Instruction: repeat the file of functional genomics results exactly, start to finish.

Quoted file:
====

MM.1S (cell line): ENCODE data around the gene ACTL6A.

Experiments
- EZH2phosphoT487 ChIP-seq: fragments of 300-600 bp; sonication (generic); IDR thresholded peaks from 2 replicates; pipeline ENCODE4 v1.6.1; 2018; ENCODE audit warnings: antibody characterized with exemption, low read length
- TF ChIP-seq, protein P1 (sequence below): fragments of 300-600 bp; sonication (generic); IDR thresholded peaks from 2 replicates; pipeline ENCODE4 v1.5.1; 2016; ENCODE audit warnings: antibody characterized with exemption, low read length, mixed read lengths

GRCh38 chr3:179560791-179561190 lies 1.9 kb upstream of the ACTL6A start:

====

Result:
MM.1S (cell line): ENCODE data around the gene ACTL6A.

Experiments
- EZH2phosphoT487 ChIP-seq: fragments of 300-600 bp; sonication (generic); IDR thresholded peaks from 2 replicates; pipeline ENCODE4 v1.6.1; 2018; ENCODE audit warnings: antibody characterized with exemption, low read length
- TF ChIP-seq, protein P1 (sequence below): fragments of 300-600 bp; sonication (generic); IDR thresholded peaks from 2 replicates; pipeline ENCODE4 v1.5.1; 2016; ENCODE audit warnings: antibody characterized with exemption, low read length, mixed read lengths

GRCh38 chr3:179560791-179561190 lies 1.9 kb upstream of the ACTL6A start: